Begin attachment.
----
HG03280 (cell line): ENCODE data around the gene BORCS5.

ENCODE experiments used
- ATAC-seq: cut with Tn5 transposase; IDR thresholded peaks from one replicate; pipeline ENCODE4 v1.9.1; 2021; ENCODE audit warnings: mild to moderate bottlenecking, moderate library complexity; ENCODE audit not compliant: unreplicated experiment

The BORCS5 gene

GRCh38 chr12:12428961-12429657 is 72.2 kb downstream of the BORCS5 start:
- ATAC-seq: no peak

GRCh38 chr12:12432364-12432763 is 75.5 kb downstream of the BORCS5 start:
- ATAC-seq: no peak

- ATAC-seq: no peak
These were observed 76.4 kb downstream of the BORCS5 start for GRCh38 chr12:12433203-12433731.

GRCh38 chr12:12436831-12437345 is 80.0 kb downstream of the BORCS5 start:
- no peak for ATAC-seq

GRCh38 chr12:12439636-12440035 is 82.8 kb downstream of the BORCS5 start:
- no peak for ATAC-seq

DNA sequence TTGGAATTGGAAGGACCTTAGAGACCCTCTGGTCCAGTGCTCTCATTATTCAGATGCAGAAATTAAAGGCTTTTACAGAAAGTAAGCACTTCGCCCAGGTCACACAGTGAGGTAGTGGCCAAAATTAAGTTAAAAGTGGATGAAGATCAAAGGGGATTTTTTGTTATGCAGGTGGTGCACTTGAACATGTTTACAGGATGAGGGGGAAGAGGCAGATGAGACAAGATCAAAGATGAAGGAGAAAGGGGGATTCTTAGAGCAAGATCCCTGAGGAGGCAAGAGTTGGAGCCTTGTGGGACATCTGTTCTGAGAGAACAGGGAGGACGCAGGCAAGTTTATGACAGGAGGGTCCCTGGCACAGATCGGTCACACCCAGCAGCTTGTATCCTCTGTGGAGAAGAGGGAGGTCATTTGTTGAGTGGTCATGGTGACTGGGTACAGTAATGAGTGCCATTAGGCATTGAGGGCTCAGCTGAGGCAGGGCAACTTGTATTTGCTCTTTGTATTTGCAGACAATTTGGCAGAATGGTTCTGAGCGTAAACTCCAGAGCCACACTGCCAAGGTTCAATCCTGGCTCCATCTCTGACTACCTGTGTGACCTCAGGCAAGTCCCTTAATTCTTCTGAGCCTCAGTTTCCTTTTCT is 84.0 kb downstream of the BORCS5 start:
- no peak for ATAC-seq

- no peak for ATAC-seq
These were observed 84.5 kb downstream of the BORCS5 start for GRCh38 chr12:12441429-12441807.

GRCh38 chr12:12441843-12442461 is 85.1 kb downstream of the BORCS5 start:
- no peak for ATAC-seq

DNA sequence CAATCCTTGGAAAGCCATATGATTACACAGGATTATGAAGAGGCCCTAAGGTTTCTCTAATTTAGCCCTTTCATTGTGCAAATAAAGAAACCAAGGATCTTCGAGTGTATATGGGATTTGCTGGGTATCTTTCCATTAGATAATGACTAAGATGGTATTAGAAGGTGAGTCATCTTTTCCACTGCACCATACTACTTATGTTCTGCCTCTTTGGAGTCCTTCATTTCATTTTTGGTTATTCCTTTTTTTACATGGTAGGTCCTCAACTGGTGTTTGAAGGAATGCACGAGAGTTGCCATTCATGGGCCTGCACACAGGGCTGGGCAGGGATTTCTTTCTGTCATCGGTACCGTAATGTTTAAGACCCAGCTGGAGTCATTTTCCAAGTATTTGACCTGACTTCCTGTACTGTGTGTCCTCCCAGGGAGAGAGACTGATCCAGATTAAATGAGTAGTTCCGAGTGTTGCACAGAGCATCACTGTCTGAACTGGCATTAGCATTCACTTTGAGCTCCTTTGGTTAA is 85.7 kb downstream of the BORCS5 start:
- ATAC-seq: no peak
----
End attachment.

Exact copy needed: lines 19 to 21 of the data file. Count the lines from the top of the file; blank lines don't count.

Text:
GRCh38 chr12:12441843-12442461 is 85.1 kb downstream of the BORCS5 start:
- no peak for ATAC-seq

DNA sequence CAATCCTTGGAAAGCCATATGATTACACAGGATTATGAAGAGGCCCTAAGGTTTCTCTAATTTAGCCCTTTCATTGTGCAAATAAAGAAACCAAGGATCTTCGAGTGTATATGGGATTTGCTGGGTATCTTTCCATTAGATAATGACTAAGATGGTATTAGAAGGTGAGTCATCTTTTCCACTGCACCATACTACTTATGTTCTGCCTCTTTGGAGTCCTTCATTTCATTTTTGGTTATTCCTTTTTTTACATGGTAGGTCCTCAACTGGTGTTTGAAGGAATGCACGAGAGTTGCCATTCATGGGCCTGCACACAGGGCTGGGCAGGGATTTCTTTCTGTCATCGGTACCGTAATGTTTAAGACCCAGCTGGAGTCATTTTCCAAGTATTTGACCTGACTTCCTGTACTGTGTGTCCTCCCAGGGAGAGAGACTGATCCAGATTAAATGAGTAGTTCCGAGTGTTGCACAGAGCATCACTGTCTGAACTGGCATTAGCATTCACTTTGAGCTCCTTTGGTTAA is 85.7 kb downstream of the BORCS5 start: